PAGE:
Eine junge Frau und ein junger Mann stehen unter den Lichtkegeln, die den dunklen Raum durchfluten, und schauen in Tänzerpose nach oben, in die Richtung des Lichts.


Eine großer korpulenter Mann von hinten in seiner Gefängniszelle. Er streckt beide Arme aus und berührt die Zellenwände.

Prison de Nantes // © Grégoire Korganow, 2012

26 September 2020 to 31 May 2021

In Prison. Detained and Deprived of Liberty

An exhibition by the International Red Cross and Red Crescent Museum, the Musée des Confluences in Lyon, and the Deutsches Hygiene-Museum in Dresden

Genf: February 2019 to August 2019
Lyon: October 2019 to August 2020
Dresden: 26 September 2020 to 31 May 2021

Curators: Isabel Dzierson, Marianne Rigaud-Roy, Sandra Sunier
Design: Holzer Kobler Architekturen

Nick, cooler, clink … there are plenty of euphemisms around for the word ‘prison’. It’s a place most of us have only ever seen from the outside, evoking a mix of unease, but also fascination. It’s the place where they lock up those whose actions are unlawful and detrimental to society. Imprisonment is aimed at protecting the population from criminals, punishing said criminals and, in an ideal scenario, helping them to reintegrate society.

In a joint collaborative project with its two partner museums in Geneva and Lyon, the Deutsches Hygiene-Museum is looking at the complex social issue of prisons. Exhibition pieces from penal institutions, contemporary art, ethnographic exhibits and documentary material will open up all sorts of perspectives on life behind bars. The prisoners themselves have a say, along with prison staff and other experts in the field.

The exhibition examines the historical origins of the prison system and highlights the problems it currently faces. Indeed, European prisons are faced with the problem that they often fail to reintegrate prisoners into society, not to mention the multitude of social inequalities, for which there are still very few solutions. The main question that emerges against this backdrop is that of the precise purpose of imprisonment and what of perception society has of the prison system and its sentencing structure: it is revenge, justice, prevention, or even providence in the old fashioned sense of the term? Does a modern society still need institutions such as prisons? Or are there other, more effective means of dealing with crime and punishment?

July 10 to Decembre 31, 2020

Boom. 500 years of industrial heritage in Saxony - The 4th Saxon State Exhibition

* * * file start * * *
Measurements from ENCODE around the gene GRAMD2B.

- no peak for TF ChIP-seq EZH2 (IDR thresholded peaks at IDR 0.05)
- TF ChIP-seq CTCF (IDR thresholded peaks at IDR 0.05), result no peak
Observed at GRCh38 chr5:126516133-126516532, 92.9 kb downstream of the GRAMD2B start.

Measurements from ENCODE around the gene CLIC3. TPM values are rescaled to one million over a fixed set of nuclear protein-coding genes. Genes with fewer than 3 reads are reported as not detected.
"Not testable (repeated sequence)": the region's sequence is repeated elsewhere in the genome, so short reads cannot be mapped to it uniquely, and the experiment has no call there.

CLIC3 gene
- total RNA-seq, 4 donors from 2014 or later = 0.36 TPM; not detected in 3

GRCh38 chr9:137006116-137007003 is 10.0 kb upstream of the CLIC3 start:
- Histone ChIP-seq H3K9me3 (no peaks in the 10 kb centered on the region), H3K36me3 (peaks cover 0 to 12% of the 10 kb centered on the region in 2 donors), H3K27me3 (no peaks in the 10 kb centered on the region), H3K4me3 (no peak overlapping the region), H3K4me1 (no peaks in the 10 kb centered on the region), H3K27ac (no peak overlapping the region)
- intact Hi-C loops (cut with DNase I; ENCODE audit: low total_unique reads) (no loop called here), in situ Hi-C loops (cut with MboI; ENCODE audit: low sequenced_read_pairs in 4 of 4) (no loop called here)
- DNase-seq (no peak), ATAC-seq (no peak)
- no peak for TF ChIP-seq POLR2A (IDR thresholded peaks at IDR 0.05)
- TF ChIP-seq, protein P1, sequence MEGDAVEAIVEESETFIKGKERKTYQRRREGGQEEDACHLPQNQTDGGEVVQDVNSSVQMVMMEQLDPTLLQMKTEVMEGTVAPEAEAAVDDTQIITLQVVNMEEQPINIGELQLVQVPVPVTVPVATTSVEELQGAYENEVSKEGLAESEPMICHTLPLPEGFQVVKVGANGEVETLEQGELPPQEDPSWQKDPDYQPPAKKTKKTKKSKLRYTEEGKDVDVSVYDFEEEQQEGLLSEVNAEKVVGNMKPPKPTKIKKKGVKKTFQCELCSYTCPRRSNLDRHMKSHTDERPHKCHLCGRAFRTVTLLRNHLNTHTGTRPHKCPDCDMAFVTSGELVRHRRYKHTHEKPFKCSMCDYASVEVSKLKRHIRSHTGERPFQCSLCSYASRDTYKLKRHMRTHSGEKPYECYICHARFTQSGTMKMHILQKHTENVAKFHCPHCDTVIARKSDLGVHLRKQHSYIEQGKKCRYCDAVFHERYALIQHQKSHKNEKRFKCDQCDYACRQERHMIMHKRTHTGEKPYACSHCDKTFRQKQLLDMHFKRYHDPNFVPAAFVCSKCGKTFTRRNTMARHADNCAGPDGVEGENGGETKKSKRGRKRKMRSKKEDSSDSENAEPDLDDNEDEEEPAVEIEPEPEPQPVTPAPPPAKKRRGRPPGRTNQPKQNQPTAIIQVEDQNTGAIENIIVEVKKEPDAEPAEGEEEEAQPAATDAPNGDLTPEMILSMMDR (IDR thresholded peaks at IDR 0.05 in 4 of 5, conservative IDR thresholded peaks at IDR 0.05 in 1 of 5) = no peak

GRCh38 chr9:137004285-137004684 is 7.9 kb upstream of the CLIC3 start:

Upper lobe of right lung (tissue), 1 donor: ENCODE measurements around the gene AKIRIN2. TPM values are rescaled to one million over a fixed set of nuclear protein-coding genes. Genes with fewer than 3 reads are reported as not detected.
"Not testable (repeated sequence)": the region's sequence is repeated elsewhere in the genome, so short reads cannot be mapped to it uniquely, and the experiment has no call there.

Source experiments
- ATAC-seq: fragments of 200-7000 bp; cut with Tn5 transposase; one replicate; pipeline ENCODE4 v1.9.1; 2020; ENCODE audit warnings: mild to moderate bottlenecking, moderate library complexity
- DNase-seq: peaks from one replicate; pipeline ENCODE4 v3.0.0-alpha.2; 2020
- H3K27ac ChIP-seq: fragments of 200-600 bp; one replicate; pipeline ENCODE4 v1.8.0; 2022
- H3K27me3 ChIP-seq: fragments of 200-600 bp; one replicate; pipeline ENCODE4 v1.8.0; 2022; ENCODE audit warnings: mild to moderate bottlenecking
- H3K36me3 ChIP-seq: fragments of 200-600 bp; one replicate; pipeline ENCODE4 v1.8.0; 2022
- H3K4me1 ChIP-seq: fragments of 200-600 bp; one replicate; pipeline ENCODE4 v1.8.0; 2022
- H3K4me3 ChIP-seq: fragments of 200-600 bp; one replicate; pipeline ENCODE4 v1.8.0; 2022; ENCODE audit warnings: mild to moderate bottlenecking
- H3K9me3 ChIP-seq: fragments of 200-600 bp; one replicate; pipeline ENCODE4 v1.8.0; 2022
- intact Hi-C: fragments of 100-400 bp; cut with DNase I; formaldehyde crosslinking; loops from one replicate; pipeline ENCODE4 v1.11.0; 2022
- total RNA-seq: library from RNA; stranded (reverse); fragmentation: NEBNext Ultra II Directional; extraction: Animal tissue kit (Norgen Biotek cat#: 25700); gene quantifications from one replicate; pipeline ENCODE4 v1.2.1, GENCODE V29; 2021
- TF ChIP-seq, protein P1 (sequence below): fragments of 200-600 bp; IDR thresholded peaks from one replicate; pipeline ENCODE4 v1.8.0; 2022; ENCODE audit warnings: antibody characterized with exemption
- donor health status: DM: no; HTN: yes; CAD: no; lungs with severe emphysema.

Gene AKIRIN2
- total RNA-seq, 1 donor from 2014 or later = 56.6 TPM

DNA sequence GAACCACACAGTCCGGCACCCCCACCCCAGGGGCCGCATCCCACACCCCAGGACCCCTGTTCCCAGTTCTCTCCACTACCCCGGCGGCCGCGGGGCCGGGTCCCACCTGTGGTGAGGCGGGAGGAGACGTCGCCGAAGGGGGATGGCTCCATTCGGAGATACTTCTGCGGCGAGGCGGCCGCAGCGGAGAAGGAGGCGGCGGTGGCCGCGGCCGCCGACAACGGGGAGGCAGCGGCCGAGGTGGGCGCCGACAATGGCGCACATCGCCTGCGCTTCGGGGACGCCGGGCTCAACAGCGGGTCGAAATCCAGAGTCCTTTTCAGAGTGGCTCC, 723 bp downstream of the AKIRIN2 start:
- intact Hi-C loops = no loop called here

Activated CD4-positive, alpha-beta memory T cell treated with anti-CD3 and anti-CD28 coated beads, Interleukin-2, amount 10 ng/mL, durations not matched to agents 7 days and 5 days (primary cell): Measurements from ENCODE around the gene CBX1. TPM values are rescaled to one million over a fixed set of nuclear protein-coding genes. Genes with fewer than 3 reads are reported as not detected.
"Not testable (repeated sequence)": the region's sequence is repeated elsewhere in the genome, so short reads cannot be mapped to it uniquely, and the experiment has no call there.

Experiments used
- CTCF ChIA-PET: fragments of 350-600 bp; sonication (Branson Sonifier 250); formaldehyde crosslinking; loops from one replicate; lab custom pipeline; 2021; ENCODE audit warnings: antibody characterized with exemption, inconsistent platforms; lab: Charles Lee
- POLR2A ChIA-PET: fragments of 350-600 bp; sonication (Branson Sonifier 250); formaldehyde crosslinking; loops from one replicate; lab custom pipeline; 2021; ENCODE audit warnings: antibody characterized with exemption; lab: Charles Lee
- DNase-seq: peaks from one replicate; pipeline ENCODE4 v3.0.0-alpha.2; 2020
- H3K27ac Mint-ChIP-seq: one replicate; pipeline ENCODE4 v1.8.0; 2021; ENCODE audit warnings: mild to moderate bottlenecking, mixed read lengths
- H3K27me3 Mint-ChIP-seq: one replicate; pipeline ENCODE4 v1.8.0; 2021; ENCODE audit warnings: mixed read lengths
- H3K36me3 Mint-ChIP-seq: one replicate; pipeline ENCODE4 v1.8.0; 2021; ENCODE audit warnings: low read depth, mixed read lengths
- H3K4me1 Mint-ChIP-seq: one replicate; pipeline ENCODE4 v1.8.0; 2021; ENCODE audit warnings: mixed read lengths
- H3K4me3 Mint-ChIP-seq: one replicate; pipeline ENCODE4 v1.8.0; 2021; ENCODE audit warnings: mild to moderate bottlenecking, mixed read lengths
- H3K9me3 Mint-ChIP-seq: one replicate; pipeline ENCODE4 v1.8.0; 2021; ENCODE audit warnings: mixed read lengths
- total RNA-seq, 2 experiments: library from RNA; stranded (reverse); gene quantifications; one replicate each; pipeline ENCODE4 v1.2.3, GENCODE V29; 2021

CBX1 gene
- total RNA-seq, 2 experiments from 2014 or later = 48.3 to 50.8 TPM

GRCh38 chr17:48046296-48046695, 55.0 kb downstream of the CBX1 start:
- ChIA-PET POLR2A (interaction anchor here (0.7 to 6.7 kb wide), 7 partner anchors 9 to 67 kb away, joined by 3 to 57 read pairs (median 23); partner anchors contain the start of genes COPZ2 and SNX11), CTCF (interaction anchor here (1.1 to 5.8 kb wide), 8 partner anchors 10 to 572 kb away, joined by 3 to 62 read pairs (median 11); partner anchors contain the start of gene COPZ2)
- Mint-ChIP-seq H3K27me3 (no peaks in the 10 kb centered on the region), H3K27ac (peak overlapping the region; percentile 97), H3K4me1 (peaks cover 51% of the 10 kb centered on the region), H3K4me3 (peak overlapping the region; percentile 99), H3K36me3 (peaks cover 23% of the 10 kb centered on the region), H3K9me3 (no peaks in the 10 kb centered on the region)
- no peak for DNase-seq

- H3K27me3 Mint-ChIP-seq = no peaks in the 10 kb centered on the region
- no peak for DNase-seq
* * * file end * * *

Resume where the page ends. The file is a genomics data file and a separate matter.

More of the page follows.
Curator: Thomas Spring

Central exhibition venue: AUDI-Building, Zwickau

The Saxon State Ministry for Science and Art has entrusted the Deutsches  Hygiene-Museum  with  the  organisation  of  the  state exhibition in Zwickau. With numerous projects that have gained nationwide recognition,  the  museum  in  Dresden  has  become  a competence centre for surprising and popular theme-based exhibitions, all of which focus on humans as social and cultural beings.

From July 10 to Decembre 31 2020, the 4th Saxon State Exhibition in Zwickau will focus on the region of south-west Saxony as one of the cradles of European industrialisation. With its motto “Boom. 500 years of industrial heritage in Saxony” it will turn the history of industrialisation in Saxony into an exciting experience and highlight its future development.

Alongside the central exhibition in the AUDI-Building Zwickau a further six other authentic venues in the region will provide fascinating insight into key branches in Saxon technology and industry history. With this decentralised structure, the 4th Saxon State Exhibition  is  presenting  almost  the  entire  spectrum  of  Saxony’s industrial heritage.


• Chemnitz Museum of Industry (mechanical engineering)

• Saxon Railway Museum Chemnitz-Hilbersdorf (railway)

• Textile Factory Bros. Pfau Crimmitschau (textile)

• Research and Teaching Mine / Silver Mine Freiberg (ore)

• Mining Museum Oelsnitz/Erzgebirge (coal)

• August Horch Museum Zwickau (vehicle manufacturing)

Autumn 2021 to Summer 2022

Artifical Intelligence. The reorganization of the world (Working Title)

Automated decisions and machine learning based on artificial intelligence have long become an integral part of our everyday life. Face recognition or autonomous driving in traffic are examples from everyday life that are currently the subject of intense debate. What risks are associated with the use of algorithms and what potential do they offer? How do these technologies affect the right to self-determination, social justice or even geopolitical conditions? What is the relationship between the immense energy and raw material requirements of digital technologies and their real effects?  With a strong reference to everyday life, the exhibition will convey current knowledge on the application and potential further development of artificial intelligence on an area of around 800 qm. But it will also be about showing individual and political scope for creativity. The exhibition is also intended as a space for experimentation and reflection for the institution museum: How can the medium of the exhibition succeed in reflecting the technologically induced social change for a broad public?